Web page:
LunarMail is similar, but instead of HTTP(S) it uses email messages for communication with its C&C server. This backdoor is designed to be deployed on user workstations, not servers – because it is persistent and intended to run as an Outlook add-in.

Staying under the radar

The APT group also has several tricks up its sleeve to conceal the malicious activities of deployed backdoors.  

  • The loader uses RC4, a symmetric key cipher, to decrypt path to the blob and reads encrypted payloads from it.
  • It also creates a decryption key derived from the DNS domain name, which it verifies. Using DNS domain name decryption means that the loader correctly executes only in the targeted organization, which may hinder analysis if the domain name is not known.
  • LunarWeb limits initial contact attempts with the C&C server, assessing the backdoor’s lifespan, and checking C&C server accessibility. If any of the safety conditions fail, LunarWeb self-removes, deleting its files, including the loader and the blob.
  • To hide its C&C communications, LunarWeb impersonates legitimate-looking traffic, spoofing HTTP headers with genuine domains and commonly used attributes. Notable examples of impersonation include Windows services (Teredo, Windows Update) and updates of ESET products.
  • Both LunarWeb and LunarMail can receive commands hidden in images.
  • To exfiltrate stolen data, LunarMail embeds them in a PNG image or PDF document. For PNG files, a template matching the compromised institution’s logo is used.
  • LunarMail deletes email messages used for C&C communications.
  • Both LunarWeb and LunarMail can uninstall themselves.

How to protect VIPs

Being high-priority targets, VIPs should have an adequate high-priority protection in both office and home environments.

  • Educate them and the rest of the staff – Technology alone cannot fully safeguard an organization, and the human element will always play a role. Only 9% of cybersecurity professionals participating on the Ponemon survey were highly confident that their CEO or executives would know how to protect their personal computer from viruses, and only 22% trusted them when it comes to securing personal emails.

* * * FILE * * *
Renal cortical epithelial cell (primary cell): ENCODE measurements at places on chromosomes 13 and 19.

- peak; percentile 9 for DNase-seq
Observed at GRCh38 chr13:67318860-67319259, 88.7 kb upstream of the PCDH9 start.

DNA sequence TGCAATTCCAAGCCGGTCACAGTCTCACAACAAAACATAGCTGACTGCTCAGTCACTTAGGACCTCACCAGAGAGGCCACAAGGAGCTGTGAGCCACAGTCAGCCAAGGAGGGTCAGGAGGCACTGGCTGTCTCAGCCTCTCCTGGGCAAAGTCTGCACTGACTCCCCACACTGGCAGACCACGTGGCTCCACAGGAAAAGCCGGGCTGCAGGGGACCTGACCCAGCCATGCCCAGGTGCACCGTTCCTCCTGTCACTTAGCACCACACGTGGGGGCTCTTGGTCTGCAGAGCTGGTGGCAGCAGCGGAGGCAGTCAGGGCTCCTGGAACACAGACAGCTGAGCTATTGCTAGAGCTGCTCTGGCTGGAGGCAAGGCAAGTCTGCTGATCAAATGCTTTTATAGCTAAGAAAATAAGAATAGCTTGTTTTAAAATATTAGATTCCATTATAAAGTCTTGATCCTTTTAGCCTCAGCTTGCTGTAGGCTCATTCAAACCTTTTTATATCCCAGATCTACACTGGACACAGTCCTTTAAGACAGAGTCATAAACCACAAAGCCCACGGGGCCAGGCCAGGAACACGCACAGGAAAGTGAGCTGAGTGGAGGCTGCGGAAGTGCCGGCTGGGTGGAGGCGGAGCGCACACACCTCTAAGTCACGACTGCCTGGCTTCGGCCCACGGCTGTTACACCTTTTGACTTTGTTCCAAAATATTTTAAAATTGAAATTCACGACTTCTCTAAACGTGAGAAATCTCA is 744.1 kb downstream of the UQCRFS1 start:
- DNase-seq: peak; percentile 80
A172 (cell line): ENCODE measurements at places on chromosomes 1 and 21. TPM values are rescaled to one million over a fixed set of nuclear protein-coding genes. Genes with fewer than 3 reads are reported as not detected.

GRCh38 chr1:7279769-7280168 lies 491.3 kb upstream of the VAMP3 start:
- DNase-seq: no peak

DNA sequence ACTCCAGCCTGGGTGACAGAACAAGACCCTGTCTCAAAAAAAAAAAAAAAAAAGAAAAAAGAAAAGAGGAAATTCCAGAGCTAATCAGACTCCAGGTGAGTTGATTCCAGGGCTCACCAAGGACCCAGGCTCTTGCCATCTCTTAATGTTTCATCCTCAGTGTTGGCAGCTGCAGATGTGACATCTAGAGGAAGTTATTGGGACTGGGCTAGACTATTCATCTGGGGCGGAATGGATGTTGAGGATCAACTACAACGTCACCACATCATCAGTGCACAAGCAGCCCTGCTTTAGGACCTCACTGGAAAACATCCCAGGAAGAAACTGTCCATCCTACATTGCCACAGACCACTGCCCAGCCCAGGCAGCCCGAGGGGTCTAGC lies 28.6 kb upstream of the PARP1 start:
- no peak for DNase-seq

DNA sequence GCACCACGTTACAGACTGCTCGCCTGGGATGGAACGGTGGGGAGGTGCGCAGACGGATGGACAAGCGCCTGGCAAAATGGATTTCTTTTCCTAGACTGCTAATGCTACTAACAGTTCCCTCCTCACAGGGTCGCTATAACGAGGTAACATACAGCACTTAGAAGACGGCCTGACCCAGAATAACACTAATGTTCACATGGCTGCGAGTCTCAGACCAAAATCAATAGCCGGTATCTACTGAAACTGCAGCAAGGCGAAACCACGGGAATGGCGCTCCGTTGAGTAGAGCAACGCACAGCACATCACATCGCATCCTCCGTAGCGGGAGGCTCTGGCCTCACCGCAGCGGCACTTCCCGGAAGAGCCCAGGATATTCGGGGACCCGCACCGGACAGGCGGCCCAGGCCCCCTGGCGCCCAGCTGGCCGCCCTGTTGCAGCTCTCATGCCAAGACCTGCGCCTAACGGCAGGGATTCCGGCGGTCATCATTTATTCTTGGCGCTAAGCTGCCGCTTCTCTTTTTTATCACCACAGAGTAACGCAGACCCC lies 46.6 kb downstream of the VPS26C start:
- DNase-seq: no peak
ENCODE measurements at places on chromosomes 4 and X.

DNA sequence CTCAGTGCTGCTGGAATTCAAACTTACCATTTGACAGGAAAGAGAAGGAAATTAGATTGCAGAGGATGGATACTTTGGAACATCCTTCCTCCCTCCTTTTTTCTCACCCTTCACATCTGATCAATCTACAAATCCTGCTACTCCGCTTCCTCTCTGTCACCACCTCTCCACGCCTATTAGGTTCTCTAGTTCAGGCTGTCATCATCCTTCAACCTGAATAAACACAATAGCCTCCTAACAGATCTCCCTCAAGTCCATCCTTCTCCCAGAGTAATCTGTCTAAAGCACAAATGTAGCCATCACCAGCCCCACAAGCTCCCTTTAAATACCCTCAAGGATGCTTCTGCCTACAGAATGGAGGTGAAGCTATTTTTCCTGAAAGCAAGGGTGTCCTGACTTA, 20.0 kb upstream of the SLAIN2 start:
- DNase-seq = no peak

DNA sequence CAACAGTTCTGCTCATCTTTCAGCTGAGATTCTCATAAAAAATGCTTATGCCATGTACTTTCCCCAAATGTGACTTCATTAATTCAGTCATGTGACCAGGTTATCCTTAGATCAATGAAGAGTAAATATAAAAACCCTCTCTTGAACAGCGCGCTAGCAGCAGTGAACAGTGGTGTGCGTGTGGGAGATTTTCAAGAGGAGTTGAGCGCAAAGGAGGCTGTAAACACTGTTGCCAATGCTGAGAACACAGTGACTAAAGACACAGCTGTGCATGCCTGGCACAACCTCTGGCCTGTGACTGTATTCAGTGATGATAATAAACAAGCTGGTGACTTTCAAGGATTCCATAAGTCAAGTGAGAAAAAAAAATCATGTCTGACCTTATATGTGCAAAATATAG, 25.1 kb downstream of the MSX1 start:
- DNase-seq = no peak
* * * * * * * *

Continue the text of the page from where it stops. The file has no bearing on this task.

• Secure their remote working – Because many VIPs are targeted in their home environment, it is necessary to secure their corporate devices, personal devices used for work, and home networks. This includes a use of strong passwords or passphrases, 2FA, regular updating, patching, and backing up data.
  • Adopt a zero-trust approach – Take measures to efficiently screen every single point of access, both employee and device – internal and external. Naturally, CEOs and high-ranking managers need a lot of access to perform their duties, but it does not have to be unlimited. Evaluate how much privilege they really need to protect your institution’s data in cases when VIPs’ accounts are compromised.
  • Deploy reliable cybersecurity – As the Lunar toolset shows, current cyberthreats operate above the security threshold of traditional firewalls, and more sophisticated security measures need to be adopted. Protection of C-level officials should include multilayered security and proactive defense benefiting from cyber threat intelligence.

ESET Threat intelligence monitors APT groups such as Turla, observing their tactics, techniques, and procedures (TTPs) in order to help organizations prepare for APTs’ new tricks and to also understand their motives. Thanks to comprehensive ESET reports and curated feeds, organizations can anticipate threats and make faster, better decisions.

Facing the big guns

VIPs are prized trophies for cybercriminals and APTs, be they for financial gain or political reasons. Therefore, they often bring their biggest guns to compromise targets’ accounts and devices.

This means that organizations need to build an awareness culture among their employees and protect their devices with the latest technology. ESET solutions and services can help with that.